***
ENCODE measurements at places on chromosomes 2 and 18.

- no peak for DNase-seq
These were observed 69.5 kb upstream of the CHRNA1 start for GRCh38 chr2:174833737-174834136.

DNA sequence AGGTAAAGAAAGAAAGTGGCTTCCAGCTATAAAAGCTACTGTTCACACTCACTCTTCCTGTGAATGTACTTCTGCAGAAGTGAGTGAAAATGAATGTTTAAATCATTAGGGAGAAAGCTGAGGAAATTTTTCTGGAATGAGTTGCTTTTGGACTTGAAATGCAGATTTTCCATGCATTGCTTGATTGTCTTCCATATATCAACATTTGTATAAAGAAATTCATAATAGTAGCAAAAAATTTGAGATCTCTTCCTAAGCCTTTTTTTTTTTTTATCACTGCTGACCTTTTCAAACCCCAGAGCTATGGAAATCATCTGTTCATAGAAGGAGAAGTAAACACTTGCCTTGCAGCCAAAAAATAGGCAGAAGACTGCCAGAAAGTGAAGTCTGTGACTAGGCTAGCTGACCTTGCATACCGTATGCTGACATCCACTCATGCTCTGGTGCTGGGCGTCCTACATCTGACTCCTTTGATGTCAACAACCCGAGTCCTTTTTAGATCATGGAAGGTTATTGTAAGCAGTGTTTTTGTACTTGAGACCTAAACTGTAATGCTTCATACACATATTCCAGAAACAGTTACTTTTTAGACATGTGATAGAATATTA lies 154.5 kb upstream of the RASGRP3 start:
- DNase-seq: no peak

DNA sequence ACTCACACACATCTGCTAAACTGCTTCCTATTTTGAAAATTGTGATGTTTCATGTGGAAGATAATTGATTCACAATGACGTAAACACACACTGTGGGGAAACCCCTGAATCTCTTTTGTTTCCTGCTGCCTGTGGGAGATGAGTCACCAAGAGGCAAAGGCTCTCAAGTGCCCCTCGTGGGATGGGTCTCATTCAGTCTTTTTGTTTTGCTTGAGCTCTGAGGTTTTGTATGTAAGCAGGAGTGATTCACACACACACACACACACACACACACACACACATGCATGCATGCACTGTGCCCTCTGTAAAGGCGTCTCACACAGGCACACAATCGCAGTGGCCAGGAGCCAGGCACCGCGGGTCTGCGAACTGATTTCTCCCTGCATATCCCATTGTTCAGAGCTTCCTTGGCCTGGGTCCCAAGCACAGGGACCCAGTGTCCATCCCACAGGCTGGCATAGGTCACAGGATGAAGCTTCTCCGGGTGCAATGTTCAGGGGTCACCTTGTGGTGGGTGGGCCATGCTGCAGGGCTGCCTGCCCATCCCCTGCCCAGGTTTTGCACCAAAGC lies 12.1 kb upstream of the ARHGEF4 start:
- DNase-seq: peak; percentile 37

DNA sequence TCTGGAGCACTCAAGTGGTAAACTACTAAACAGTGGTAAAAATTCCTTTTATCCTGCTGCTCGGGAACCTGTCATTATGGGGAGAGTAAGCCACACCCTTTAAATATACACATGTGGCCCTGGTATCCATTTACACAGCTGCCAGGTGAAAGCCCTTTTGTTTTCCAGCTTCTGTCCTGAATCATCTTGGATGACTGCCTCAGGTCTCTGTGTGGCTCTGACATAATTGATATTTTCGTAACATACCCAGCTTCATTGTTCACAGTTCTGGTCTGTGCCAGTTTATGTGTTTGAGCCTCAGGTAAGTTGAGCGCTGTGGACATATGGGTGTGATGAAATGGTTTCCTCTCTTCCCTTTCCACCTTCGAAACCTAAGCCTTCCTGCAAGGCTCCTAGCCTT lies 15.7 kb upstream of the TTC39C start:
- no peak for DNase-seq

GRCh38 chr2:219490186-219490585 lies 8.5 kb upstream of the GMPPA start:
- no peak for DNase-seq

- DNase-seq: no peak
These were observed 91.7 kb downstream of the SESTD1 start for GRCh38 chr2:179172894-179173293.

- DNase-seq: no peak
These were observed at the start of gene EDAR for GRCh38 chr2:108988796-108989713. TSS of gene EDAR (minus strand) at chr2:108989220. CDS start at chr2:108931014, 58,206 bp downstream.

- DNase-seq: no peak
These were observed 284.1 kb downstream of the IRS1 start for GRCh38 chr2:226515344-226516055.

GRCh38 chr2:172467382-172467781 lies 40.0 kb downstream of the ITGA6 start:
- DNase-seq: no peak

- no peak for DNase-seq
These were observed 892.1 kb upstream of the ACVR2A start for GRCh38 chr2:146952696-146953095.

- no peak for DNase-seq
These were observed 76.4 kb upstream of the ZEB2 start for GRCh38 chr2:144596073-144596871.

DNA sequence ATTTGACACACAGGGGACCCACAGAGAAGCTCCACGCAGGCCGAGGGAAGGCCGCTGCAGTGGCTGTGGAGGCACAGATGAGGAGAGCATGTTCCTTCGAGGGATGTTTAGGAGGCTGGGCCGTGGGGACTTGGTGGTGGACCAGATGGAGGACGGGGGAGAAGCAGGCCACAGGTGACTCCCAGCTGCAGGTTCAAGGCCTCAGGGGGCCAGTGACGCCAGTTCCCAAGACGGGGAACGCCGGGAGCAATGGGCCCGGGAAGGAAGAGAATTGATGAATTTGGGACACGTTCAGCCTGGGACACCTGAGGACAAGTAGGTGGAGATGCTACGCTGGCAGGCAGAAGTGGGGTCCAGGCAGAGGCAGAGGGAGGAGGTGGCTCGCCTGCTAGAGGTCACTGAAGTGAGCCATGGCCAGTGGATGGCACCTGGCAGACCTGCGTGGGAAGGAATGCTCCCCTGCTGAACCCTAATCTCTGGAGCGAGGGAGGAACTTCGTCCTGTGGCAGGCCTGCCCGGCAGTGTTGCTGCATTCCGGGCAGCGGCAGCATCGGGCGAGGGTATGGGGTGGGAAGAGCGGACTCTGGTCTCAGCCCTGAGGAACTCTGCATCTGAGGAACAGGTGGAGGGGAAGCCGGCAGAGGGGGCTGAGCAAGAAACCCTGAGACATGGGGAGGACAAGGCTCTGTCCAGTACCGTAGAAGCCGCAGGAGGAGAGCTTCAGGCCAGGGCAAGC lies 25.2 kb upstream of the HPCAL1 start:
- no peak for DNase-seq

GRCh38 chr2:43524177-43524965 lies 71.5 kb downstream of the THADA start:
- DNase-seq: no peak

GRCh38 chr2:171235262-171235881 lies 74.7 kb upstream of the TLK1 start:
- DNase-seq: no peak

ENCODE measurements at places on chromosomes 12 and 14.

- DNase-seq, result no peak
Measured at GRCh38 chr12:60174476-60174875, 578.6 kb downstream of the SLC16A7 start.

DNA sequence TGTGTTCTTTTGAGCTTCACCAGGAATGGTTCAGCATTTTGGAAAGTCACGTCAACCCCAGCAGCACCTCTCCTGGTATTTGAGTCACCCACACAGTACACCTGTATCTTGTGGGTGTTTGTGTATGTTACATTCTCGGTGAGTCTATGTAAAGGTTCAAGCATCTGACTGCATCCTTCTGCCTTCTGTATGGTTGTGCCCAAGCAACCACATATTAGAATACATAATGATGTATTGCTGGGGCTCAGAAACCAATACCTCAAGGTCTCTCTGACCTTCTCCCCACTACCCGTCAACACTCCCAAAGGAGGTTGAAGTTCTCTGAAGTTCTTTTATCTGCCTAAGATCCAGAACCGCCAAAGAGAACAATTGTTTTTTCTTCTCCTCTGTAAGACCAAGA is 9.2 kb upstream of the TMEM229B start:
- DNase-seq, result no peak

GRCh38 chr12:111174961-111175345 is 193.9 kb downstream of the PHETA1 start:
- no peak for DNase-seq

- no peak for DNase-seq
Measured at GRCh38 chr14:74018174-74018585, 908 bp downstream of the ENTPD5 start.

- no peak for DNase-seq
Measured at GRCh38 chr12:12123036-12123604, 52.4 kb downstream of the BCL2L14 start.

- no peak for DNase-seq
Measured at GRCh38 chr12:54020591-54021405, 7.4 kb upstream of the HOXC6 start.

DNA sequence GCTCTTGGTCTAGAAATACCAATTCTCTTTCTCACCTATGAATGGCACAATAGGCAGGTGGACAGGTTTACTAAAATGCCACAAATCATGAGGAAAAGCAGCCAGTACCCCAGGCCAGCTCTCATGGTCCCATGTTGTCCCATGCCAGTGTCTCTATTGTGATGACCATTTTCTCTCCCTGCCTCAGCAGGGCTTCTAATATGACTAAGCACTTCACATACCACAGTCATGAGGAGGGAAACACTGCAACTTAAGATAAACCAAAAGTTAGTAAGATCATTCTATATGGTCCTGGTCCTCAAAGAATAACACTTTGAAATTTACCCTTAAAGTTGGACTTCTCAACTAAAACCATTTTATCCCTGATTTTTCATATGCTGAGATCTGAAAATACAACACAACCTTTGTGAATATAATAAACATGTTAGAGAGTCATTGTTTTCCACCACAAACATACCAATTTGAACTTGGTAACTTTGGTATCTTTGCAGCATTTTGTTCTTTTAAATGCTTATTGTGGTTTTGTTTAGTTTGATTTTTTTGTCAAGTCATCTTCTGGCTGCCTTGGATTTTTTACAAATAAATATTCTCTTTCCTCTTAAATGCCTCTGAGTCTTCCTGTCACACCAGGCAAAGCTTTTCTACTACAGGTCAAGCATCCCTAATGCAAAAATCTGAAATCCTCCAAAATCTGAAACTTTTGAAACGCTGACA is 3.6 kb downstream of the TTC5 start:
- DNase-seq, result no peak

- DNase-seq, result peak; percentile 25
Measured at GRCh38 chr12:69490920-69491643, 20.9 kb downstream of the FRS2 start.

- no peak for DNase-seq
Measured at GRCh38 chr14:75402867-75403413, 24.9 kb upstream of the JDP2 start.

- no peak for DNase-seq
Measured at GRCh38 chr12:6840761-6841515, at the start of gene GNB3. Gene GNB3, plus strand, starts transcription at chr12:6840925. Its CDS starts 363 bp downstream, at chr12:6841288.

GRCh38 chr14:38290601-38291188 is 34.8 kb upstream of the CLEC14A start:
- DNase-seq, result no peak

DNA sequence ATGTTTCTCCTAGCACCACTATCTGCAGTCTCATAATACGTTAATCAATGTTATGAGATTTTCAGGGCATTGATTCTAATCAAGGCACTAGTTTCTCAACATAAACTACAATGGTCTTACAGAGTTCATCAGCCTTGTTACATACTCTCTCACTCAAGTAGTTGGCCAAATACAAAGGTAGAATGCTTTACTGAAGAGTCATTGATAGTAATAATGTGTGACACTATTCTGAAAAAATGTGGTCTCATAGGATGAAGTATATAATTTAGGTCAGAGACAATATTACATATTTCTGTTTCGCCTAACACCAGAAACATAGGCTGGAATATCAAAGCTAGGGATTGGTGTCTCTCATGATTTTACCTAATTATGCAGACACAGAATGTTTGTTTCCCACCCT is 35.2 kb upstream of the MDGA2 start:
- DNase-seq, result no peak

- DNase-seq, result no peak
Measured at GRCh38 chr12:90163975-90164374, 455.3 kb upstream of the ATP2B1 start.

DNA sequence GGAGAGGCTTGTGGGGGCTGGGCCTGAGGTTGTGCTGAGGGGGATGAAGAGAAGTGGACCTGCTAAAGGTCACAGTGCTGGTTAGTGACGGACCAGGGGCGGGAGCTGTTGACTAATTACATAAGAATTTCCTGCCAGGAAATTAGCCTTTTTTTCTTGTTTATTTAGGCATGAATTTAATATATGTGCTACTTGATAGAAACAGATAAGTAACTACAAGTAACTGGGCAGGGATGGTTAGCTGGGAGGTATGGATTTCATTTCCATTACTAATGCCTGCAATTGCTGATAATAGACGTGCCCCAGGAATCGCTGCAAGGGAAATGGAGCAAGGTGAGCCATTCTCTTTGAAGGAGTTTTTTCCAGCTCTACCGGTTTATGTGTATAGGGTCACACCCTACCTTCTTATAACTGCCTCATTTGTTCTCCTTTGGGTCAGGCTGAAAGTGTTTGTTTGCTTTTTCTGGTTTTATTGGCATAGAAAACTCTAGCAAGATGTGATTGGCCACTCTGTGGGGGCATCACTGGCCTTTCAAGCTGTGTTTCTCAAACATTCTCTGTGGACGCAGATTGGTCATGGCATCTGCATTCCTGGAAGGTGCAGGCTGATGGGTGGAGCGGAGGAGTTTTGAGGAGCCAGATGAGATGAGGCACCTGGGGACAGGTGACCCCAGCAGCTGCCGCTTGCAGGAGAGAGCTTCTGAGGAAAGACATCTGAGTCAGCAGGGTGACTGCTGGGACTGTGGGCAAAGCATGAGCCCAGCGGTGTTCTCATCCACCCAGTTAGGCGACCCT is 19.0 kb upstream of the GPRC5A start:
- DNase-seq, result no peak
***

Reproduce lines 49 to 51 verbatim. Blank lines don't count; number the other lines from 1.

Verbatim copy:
- no peak for DNase-seq
Measured at GRCh38 chr12:6840761-6841515, at the start of gene GNB3. Gene GNB3, plus strand, starts transcription at chr12:6840925. Its CDS starts 363 bp downstream, at chr12:6841288.

GRCh38 chr14:38290601-38291188 is 34.8 kb upstream of the CLEC14A start: